Figure 4 shows the classification tree for presence of SW, which had 4 terminal nodes. The classification tree for presence of SW showed scapular protractor strength as the first predictor of SW. Each node label showed the major subgroup (with SW or without SW). Below the node label, there was the number showing how many the major subgroup was observed in the node. Among the training data set (66 cases), 44 cases were without SW and 22 cases were with SW (Figure 4). The cutoff point of scapular protractor strength for absence of SW was ≥ 20% of body weight. In the subgroup of subjects with scapular protractor strength greater than or equal to 20% of body weight (27 cases), 23 cases were without SW and 4 cases were with SW. On the contrary, in the subgroup with lower scapular protractor strength (39 cases), 21 cases were without SW and 18 cases were with SW. Shoulder internal rotation ROM was the second predictor. The cutoff point of shoulder internal rotation ROM for absence of SW was ≥ 56°. Eleven cases had shoulder internal rotation ROM greater than 56°, and 9 of them were without SW. Twenty-eight cases had shoulder internal rotation ROM less than 56°, and 16 of them were with SW. The last predictor variable was whether the scapula is in the dominant or nondominant side. The scapula of the dominant side showed higher risk compared to the scapula of the nondominant side. In the terminal node, among 12 nondominant cases, 4 cases were with SW. On the contrary, among 16 dominant cases, 12 cases were with SW. Details of the tree divisions, with the respective predictors’ cutoff points and number of cases classified in each subgroup according to selected predictors, are presented in Figure 4.

No information rate (classified by chance) of each data set showed 67% of accuracy due to imbalanced class (33 cases with SW, 67 cases without SW). The classification tree model correctly classified 78.79% (p = 0.02) of the training data set (66 cases). The predicted SW risk levels based on the classification tree were verified against the test data set (34 cases). The accuracy obtained by the classification tree on the test data set was 82.35% (p = 0.04). The confusion matrix between the predicted and actual SW risk levels indicates good overall accuracy in both data sets (Tables 3, 4).

The classification tree showed acceptable accuracy (82.35%) and high specificity (95.65%) but low sensitivity (54.55%). Scapular protractor strength, shoulder internal rotation ROM, and whether the scapula is in the dominant or nondominant side were predictors for presence of SW. Based on the predictive model in this study, we suggested that 20% of body weight in scapular protractor strength is a meaningful cutoff value for presence of SW.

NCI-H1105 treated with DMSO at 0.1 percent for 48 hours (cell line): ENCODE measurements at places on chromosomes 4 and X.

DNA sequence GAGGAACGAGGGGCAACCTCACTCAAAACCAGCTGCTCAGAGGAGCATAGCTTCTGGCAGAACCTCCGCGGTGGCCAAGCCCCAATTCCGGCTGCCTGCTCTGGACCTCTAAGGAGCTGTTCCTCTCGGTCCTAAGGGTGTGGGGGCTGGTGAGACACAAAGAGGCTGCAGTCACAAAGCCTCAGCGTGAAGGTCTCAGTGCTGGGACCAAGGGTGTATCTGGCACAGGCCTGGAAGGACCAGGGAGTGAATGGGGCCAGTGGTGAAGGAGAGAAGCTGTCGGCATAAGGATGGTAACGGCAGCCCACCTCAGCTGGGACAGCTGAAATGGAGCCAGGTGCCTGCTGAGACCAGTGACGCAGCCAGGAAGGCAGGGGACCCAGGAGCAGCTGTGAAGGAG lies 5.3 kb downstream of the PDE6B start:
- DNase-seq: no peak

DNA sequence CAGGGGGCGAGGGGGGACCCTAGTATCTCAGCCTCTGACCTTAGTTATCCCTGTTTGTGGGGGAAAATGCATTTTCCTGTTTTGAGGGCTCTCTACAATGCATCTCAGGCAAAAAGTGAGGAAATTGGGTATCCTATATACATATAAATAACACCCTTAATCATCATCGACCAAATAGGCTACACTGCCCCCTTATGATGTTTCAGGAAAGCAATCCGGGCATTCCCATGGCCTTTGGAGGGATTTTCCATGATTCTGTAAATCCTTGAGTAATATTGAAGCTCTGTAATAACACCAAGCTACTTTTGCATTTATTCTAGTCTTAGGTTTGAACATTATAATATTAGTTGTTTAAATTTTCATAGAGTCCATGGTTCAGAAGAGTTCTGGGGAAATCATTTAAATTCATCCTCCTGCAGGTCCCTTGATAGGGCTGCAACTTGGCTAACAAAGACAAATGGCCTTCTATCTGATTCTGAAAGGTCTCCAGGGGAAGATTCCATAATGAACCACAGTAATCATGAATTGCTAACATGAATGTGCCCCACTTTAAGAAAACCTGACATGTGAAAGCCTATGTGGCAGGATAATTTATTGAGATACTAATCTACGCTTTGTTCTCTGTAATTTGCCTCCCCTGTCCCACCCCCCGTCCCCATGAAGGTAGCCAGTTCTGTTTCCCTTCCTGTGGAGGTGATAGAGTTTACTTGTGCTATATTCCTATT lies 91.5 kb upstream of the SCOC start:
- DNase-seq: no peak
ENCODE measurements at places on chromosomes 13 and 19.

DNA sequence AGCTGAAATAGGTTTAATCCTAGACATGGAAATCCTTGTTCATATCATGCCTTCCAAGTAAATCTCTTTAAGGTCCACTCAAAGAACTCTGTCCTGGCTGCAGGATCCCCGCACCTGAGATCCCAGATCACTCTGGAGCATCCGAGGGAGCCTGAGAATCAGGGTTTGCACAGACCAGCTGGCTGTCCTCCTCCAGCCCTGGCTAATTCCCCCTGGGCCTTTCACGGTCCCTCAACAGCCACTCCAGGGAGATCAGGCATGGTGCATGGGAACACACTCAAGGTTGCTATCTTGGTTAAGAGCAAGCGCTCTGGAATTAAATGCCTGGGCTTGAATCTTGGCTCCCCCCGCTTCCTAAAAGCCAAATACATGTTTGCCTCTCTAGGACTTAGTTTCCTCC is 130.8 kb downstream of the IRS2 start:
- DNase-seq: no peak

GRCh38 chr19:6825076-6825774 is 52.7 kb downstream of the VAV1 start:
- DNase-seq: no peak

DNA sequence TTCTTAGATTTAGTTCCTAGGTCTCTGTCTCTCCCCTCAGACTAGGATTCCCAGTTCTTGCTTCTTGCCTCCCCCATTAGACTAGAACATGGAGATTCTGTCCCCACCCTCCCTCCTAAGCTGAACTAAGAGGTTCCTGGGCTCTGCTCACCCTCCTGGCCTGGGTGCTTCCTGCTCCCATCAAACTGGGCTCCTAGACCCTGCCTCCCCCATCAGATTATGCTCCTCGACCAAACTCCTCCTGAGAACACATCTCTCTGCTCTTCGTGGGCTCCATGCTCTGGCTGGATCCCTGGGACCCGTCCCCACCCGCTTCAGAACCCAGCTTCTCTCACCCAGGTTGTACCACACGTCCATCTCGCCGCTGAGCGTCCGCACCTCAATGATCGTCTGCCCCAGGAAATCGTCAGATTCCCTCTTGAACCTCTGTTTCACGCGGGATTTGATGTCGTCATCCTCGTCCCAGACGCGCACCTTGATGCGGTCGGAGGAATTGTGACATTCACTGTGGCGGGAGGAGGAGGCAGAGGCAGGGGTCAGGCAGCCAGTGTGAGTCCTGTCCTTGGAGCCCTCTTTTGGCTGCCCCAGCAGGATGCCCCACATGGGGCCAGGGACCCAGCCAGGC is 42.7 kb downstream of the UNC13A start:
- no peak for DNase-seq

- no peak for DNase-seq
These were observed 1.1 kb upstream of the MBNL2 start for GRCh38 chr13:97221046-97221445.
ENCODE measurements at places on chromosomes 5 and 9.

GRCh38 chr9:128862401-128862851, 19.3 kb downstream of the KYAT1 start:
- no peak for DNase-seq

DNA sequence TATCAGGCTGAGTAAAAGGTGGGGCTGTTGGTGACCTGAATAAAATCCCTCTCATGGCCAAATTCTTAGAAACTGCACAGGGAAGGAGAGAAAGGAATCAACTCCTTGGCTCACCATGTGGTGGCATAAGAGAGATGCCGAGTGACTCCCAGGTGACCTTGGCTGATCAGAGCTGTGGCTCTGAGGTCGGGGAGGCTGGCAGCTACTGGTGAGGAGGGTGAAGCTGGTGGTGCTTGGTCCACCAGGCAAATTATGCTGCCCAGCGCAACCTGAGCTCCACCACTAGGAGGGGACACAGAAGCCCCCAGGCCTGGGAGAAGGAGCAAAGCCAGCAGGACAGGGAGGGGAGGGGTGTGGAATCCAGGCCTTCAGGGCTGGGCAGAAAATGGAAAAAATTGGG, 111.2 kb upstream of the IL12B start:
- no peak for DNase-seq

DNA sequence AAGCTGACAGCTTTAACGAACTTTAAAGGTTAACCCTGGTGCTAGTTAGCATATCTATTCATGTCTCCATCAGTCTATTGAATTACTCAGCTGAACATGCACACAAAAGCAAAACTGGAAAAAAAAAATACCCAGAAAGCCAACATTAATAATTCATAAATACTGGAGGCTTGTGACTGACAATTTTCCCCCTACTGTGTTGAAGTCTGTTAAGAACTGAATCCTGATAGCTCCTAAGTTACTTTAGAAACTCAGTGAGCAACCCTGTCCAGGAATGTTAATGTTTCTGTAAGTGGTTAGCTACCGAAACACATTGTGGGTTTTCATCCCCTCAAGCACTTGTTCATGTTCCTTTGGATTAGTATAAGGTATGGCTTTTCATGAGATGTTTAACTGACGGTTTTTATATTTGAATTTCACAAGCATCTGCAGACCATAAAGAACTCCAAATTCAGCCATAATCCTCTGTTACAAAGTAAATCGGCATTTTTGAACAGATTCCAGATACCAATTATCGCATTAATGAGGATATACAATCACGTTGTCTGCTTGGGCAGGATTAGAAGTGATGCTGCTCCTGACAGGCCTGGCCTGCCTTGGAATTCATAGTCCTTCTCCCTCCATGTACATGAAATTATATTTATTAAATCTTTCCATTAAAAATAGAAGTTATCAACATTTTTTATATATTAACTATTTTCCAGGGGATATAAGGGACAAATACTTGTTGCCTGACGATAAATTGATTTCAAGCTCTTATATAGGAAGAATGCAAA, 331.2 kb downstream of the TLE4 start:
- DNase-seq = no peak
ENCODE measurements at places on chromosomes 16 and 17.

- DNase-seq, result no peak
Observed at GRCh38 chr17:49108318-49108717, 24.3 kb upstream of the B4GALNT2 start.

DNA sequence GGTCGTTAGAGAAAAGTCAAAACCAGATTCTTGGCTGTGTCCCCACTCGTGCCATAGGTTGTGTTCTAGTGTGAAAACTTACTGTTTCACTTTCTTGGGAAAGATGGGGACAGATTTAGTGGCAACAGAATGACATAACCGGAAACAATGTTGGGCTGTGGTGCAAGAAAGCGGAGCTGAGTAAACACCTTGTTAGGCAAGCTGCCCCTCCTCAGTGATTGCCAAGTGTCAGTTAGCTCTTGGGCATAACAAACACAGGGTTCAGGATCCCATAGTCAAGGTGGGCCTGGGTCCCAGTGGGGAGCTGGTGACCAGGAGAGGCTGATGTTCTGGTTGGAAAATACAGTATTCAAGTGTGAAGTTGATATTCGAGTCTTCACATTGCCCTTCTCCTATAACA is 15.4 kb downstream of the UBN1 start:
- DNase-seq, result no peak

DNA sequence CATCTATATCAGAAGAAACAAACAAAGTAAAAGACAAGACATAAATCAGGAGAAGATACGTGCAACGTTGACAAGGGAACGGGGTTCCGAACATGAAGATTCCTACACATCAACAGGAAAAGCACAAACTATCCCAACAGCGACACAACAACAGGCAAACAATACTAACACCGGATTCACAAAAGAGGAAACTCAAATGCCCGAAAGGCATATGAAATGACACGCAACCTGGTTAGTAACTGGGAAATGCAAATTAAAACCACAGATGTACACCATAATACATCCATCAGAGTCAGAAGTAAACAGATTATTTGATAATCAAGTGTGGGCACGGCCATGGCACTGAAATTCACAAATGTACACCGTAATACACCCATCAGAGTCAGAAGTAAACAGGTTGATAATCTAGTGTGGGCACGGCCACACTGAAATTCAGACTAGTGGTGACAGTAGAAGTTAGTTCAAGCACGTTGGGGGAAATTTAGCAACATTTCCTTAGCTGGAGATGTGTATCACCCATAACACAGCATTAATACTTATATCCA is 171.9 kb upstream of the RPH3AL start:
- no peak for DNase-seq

CONFLICTS OF INTEREST

No potential conflict of interest relevant to this article was reported.

AUTHOR CONTRIBUTIONS

Conceptualization: GG. Data curation: GG, YW. Formal analysis: GG, YW. Investigation: GG, JK. Methodology: GG, SA, JK, OK. Project administration: GG, OK. Resources: SA, JK, OK. Software: GG. Supervision: OK. Validation: SA, JK, OK. Visualization: GG. Writing - original draft: GG. Writing - review & editing: OK.

Fig. 1. Maximal isometric scapular protractor strength measurement.
Fig. 2. Maximal isometric elbow flexor strength measurement.
Fig. 3. Shoulder internal rotation range of motion measurement.
Fig. 4. Classification tree for the presence of scapular winging. Values are presented as number/total number. SW, scapular winging; ROM, range of motion; BW, body weight.
Table. 1.

Characteristics of study subjects.

VariablesWith SW (n = 33)Without SW (n = 67)p-value
Age (y)28.09 ± 4.7926.64 ± 3.94> 0.05
Height (cm)163.64 ± 4.46162.51 ± 4.12> 0.05
Weight (kg)60.27 ± 9.9657.82 ± 8.27> 0.05
SPD (cm)1.71 ± 0.210.85 ± 0.42< 0.05*

Values are presented as mean ± standard deviation. SW, scapular winging; SPD, scapular posterior displacement. *Represents significant differences..


Table. 2.

Comparison of scapular protractor strength, elbow flexor strength, and shoulder internal rotation range of motion between the two groups.

VariablesWith SW (n = 33)Without SW (n = 67)p-value
Scapular protractor strength (kgf)10.30 ± 3.1112.07 ± 3.960.026*
Elbow flexor strength (kgf)7.63 ± 2.649.15 ± 3.210.020*
Shoulder internal rotation ROM (°)43.60 ± 12.6749.13 ± 15.700.062

Values are presented as mean ± standard deviation. SW, scapular winging; ROM, range of motion. *Represents significant differences..


Table. 3.

Performance of the classification tree as calculated during the model training.

Calculated evaluation measures on the training data setReference

Without SWWith SW
Prediction (n)Without SW4010
With SW412
Accuracy90.91%54.55%
Overall accuracy/95% CI78.79%/66.98%–87.89%

SW, scapular winging; CI, confidence interval..


Table. 4.

Performance of the classification tree as calculated during the model testing.

Calculated evaluation measures on the test data setReference

Without SWWith SW
Prediction (n)Without SW225
With SW16
Accuracy95.65%54.55%
Overall accuracy/95% CI82.35%/65.47%–93.24%

SW, scapular winging; CI, confidence interval..